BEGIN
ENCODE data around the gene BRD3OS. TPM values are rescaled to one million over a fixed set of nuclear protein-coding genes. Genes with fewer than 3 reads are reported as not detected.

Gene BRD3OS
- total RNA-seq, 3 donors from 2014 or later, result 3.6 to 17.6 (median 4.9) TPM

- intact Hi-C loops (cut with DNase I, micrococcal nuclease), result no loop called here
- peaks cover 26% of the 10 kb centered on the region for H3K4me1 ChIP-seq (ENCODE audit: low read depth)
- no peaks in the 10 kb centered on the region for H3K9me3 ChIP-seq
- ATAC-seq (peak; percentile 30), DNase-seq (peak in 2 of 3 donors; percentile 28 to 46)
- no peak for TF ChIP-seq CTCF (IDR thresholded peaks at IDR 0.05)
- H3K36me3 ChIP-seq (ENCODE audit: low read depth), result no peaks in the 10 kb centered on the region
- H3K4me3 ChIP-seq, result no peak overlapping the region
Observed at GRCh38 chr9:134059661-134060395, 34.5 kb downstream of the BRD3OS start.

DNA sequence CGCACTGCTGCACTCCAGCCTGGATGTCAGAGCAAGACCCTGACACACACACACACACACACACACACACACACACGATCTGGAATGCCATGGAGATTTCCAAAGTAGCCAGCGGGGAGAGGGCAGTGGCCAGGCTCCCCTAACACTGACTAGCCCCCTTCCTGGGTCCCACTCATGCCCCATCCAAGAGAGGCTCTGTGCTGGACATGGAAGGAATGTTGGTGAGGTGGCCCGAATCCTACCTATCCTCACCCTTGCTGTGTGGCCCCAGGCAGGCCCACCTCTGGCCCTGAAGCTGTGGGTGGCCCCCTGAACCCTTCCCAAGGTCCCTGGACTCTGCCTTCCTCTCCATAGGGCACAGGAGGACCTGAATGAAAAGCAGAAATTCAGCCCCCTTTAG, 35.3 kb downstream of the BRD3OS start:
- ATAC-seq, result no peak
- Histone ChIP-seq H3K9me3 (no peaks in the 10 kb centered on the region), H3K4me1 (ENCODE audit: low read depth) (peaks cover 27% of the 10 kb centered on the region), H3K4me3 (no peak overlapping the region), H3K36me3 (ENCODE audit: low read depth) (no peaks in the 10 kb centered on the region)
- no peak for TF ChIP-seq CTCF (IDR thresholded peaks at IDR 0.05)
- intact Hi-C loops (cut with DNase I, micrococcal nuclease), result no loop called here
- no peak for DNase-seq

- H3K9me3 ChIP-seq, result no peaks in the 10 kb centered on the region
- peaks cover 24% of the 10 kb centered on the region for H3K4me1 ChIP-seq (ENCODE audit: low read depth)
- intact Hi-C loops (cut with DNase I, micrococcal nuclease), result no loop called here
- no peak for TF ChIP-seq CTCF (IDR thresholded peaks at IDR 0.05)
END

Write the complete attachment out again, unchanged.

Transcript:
ENCODE data around the gene BRD3OS. TPM values are rescaled to one million over a fixed set of nuclear protein-coding genes. Genes with fewer than 3 reads are reported as not detected.

Gene BRD3OS
- total RNA-seq, 3 donors from 2014 or later, result 3.6 to 17.6 (median 4.9) TPM

- intact Hi-C loops (cut with DNase I, micrococcal nuclease), result no loop called here
- peaks cover 26% of the 10 kb centered on the region for H3K4me1 ChIP-seq (ENCODE audit: low read depth)
- no peaks in the 10 kb centered on the region for H3K9me3 ChIP-seq
- ATAC-seq (peak; percentile 30), DNase-seq (peak in 2 of 3 donors; percentile 28 to 46)
- no peak for TF ChIP-seq CTCF (IDR thresholded peaks at IDR 0.05)
- H3K36me3 ChIP-seq (ENCODE audit: low read depth), result no peaks in the 10 kb centered on the region
- H3K4me3 ChIP-seq, result no peak overlapping the region
Observed at GRCh38 chr9:134059661-134060395, 34.5 kb downstream of the BRD3OS start.

DNA sequence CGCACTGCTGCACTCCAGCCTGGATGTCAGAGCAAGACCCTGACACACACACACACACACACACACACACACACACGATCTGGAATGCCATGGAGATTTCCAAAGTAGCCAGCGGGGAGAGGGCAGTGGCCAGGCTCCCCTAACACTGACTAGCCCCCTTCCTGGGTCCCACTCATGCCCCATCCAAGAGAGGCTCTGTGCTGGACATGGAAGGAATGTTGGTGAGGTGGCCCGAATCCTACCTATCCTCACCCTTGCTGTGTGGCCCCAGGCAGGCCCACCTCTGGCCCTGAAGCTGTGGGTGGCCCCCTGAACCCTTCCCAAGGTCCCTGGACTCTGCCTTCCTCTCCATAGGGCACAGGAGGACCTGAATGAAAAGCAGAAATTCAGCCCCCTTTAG, 35.3 kb downstream of the BRD3OS start:
- ATAC-seq, result no peak
- Histone ChIP-seq H3K9me3 (no peaks in the 10 kb centered on the region), H3K4me1 (ENCODE audit: low read depth) (peaks cover 27% of the 10 kb centered on the region), H3K4me3 (no peak overlapping the region), H3K36me3 (ENCODE audit: low read depth) (no peaks in the 10 kb centered on the region)
- no peak for TF ChIP-seq CTCF (IDR thresholded peaks at IDR 0.05)
- intact Hi-C loops (cut with DNase I, micrococcal nuclease), result no loop called here
- no peak for DNase-seq

- H3K9me3 ChIP-seq, result no peaks in the 10 kb centered on the region
- peaks cover 24% of the 10 kb centered on the region for H3K4me1 ChIP-seq (ENCODE audit: low read depth)
- intact Hi-C loops (cut with DNase I, micrococcal nuclease), result no loop called here
- no peak for TF ChIP-seq CTCF (IDR thresholded peaks at IDR 0.05)